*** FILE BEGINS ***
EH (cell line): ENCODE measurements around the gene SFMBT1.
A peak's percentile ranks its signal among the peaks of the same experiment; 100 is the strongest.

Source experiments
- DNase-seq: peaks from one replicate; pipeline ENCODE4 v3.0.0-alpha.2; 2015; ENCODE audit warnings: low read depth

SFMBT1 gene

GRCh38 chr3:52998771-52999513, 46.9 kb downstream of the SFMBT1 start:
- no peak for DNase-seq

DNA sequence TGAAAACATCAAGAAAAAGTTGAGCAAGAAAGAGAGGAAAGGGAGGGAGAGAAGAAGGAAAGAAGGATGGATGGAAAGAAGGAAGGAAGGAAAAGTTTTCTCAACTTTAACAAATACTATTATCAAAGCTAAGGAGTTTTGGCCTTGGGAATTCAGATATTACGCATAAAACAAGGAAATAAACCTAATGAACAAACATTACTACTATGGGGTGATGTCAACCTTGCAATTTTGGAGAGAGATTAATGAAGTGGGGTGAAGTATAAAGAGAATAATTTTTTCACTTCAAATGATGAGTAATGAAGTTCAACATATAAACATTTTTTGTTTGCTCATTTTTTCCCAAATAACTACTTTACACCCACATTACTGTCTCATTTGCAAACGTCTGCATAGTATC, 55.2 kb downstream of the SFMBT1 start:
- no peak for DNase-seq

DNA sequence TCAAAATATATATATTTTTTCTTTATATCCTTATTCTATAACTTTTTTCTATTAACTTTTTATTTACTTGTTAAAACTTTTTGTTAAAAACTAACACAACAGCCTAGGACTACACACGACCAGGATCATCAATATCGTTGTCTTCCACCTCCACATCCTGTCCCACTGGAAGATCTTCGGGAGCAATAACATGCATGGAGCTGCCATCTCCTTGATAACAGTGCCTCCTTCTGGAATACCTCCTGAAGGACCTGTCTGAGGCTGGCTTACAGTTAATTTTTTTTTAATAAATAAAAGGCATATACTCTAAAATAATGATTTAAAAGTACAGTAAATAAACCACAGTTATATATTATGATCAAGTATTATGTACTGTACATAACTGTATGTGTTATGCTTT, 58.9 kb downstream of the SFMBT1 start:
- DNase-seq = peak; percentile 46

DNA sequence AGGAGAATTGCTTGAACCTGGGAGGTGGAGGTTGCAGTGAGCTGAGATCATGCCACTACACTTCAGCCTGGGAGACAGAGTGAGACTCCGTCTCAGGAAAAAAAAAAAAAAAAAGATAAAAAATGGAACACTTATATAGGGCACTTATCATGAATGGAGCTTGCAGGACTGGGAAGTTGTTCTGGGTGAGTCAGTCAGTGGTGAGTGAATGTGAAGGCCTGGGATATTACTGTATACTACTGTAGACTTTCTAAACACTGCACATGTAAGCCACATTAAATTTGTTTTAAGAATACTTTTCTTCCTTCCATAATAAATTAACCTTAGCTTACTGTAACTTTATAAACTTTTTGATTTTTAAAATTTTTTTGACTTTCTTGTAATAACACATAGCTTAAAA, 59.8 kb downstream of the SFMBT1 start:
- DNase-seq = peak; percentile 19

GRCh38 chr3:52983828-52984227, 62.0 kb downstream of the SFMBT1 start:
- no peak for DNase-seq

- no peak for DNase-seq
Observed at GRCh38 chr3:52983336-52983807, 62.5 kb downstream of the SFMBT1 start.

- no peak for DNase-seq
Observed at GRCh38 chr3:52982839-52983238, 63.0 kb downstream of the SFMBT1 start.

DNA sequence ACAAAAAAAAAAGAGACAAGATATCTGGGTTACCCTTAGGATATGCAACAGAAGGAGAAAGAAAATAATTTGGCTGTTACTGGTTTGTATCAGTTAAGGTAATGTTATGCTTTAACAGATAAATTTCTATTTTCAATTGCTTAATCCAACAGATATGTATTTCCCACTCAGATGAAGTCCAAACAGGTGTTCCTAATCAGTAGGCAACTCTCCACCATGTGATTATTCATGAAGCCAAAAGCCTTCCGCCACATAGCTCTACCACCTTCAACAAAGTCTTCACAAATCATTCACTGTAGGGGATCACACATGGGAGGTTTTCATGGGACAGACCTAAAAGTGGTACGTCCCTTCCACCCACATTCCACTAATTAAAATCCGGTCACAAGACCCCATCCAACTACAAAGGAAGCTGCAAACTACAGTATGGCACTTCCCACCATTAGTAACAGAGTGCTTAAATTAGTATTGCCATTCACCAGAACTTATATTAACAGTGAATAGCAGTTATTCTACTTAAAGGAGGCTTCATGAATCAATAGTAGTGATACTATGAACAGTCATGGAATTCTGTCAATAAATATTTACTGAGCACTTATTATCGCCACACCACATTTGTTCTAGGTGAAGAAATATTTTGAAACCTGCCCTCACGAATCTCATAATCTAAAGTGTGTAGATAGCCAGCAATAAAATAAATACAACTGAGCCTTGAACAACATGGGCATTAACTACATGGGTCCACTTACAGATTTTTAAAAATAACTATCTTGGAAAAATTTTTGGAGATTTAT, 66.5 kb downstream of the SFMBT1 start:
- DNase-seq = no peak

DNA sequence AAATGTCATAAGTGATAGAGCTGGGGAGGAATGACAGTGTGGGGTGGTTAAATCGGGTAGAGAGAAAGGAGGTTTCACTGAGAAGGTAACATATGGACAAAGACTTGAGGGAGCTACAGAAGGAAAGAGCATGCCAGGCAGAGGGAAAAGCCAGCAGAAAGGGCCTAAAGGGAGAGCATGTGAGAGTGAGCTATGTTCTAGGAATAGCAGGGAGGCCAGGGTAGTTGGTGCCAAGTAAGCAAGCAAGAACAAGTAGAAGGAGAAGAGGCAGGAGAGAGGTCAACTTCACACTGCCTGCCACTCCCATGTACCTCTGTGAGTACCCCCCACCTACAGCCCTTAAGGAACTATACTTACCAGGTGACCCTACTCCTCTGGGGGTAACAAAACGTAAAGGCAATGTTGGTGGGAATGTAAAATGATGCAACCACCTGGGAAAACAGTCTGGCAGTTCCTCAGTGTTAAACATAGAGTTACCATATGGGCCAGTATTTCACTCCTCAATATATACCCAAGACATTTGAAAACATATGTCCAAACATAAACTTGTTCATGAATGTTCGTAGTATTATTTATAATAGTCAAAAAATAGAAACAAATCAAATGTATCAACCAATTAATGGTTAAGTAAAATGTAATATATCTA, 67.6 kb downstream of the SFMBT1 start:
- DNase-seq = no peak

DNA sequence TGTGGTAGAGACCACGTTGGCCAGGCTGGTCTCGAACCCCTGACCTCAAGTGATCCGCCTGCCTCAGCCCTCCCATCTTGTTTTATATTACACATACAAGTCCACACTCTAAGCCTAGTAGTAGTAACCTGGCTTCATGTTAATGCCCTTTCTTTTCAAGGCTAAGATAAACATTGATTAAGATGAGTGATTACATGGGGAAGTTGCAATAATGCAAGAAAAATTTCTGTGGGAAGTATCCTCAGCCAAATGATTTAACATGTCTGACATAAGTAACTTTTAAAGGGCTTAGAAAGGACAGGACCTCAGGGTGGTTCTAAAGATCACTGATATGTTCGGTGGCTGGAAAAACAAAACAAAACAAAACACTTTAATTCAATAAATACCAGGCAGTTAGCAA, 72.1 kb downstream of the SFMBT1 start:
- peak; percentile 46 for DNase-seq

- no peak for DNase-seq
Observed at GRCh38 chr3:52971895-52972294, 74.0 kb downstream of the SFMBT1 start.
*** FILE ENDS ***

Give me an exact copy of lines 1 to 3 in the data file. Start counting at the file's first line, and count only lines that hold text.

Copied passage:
EH (cell line): ENCODE measurements around the gene SFMBT1.
A peak's percentile ranks its signal among the peaks of the same experiment; 100 is the strongest.

Source experiments